“I don’t want to leave my friends! I don’t know anyone back there. Why are we going? Why don’t we stay?”
“My job ends next month. We have to leave,” says his dad.
Jonathan looks at his mum.
“Mum, is it for sure?”
“But why did we do all that hard work if we now have to go back? How come you never talked to me about it before?” exclaims Jonathan.
“We only got confirmation yesterday!”
Jonathan slams the door and goes to his room.
Debbie, 10 and little Stan, 6 haven’t said a word yet.
The parents look at each other. Tough call.
“And you guys, how do you feel? We’re going to live closer to grand-ma and grand-pa.”
Debbie shrugs her shoulders. “I don’t know. I don’t want to change school but I’m happy to visit grand-ma. She always plays with me and I love her cakes!”
“Stan, you haven’t said anything.” Stan keeps on playing with his Legos. He doesn’t seem to care.
The parents are puzzled.
Three children, three different stages of development, three different reactions.
Moving abroad or repatriating are big changes. They deeply affect all family members. They’re not easy decisions to make.
How can you be sure as a parent that you’re doing the right thing?
You feel torn between returning to your home country and cutting your children off from their friends, their activities, their school. Sure, in some cases, you have no choice: if your contract is terminated for example, you HAVE to go back home.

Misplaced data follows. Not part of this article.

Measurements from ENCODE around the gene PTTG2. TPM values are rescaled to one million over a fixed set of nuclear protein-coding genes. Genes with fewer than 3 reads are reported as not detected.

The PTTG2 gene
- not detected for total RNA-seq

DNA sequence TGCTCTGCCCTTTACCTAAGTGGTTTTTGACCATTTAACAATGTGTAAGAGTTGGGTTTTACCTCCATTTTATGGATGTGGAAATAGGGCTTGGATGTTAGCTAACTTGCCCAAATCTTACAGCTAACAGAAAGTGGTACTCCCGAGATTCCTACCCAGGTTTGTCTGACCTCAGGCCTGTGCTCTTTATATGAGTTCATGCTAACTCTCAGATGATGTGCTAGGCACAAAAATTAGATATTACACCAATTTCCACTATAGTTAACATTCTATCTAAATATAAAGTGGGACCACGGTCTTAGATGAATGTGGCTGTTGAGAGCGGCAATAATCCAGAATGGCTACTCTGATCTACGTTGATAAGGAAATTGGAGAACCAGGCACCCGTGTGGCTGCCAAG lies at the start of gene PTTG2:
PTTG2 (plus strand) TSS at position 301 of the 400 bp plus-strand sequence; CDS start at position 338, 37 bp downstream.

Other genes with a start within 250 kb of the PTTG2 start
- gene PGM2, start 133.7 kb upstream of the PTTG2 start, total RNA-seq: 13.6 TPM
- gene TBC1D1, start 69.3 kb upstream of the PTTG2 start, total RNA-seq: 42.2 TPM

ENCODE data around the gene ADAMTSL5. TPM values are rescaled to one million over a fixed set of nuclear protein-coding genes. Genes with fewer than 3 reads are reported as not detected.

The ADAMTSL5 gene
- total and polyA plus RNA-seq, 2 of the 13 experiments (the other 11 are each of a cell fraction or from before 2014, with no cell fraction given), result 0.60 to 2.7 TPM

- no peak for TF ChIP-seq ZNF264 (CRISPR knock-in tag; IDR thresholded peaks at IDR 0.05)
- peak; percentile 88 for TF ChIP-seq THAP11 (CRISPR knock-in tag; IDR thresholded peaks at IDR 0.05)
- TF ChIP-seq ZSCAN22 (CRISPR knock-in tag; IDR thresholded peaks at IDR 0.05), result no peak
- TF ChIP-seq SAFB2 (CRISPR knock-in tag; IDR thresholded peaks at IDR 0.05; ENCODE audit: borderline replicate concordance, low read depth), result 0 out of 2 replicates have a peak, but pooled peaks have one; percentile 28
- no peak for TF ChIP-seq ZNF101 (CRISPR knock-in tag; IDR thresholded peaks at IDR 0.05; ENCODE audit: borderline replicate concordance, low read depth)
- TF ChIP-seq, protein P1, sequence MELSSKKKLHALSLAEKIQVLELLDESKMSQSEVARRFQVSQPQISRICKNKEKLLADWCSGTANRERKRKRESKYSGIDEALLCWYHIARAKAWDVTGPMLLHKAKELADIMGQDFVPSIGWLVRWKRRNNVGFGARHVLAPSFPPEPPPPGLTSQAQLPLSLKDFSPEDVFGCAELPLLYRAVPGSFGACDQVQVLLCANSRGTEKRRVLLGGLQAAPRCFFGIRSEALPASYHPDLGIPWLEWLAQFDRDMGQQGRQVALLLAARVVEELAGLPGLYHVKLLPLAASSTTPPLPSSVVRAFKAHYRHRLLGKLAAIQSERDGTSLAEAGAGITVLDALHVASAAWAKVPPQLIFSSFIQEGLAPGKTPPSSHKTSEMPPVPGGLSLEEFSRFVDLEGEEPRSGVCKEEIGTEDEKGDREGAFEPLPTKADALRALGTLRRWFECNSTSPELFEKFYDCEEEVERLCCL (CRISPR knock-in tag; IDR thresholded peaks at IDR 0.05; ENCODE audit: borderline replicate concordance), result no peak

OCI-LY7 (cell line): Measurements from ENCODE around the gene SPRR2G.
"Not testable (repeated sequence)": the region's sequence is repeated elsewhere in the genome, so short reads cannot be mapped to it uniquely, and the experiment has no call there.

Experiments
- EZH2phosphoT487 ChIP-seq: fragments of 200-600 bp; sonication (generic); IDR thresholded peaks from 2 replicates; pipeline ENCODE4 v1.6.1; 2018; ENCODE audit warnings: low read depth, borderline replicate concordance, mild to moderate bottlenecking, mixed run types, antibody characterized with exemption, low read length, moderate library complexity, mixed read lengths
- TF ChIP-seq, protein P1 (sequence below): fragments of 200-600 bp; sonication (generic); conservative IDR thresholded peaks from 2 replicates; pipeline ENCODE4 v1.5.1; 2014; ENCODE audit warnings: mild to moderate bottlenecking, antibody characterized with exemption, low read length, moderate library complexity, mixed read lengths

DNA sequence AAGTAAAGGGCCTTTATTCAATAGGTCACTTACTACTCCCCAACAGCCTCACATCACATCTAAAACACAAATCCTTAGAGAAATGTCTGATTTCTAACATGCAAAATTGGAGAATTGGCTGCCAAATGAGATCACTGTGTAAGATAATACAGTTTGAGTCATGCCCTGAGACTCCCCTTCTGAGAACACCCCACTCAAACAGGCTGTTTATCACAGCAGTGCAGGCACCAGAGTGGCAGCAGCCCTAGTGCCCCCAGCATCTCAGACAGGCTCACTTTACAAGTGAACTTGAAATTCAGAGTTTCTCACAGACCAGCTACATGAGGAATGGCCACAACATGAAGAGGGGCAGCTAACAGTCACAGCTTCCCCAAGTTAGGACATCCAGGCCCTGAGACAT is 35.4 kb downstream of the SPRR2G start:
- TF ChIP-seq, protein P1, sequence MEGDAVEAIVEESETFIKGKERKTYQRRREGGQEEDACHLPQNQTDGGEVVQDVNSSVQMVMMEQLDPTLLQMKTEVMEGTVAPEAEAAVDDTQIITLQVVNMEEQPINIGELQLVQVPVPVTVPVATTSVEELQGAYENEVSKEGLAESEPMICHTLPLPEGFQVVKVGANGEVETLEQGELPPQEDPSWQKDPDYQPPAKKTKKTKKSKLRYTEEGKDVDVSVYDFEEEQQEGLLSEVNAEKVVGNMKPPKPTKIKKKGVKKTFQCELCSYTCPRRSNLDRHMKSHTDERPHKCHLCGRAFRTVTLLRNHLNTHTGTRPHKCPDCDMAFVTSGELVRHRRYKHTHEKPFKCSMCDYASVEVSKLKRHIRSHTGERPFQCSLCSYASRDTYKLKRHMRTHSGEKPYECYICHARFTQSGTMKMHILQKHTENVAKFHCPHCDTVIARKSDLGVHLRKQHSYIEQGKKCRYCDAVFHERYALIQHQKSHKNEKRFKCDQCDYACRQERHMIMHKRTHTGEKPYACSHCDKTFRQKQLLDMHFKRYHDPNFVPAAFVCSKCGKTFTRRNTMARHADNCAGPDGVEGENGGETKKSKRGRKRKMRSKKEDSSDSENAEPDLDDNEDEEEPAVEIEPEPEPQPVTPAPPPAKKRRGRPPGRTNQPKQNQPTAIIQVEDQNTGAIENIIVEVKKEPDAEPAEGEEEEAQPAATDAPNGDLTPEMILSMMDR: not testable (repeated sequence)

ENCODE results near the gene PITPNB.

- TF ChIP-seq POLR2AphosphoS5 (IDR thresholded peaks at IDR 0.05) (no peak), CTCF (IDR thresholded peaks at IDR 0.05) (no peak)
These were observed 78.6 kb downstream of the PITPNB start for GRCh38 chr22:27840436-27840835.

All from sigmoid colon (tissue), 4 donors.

You know that those experiences abroad – if successfully handled – will give your kids a wealth of skills for life, but your heart aches when you see them suffering.
In those difficult moments, you want to be at your best.
Drawing on the work of Francoise Dolto, paediatrician and psychoanalyst who devoted her life to listening to and understanding children through all their stages of development, I’ve included some useful and universal basic principles to guide your actions.
Let’s first define what it means to ‘do the right thing’.
Dolto mentions that in difficult situations the point is not to make the child happy, but to keep the focus on fostering a dynamic for his/her healthy structural development.
And a healthy development is more often than not built with hostility from the child.
Take the example of a kid who wants to sleep in the same bed as their parents. Saying no doesn’t make them happy, but it’s essential for their healthy development.
Talking to the children and giving an explanation that goes beyond the obvious reason of the move (mum or dad lost their job) is essential.
Children think for a long time that their parents are omnipotent, that they can move when and how they fancy. It’s important to underline the constraints you face as adults too.
Generally speaking, people want to avoid conflicts but it’s the conflicts that are formative when they are out in the open.
What generates dramas for the future, is what didn’t cause dramas as a child: what couldn’t be said and couldn’t be handled in the moment.
Repatriation, like any other expat assignment, is a move.
Allow time and space for your children to grieve. Grieving is unique to each person and children grieve too.
Even if they seem forgetful or don’t shed tears, you shouldn’t assume that they’re not feeling deep sadness.
But repatriation is not like any other expat move.
“We’re going back home” can be so confusing.
What does it really mean for children who don’t remember the time they spent in their home country?
How is it true for families who relocate to the home country, but don’t return to their original house, nor their previous neighbourhood?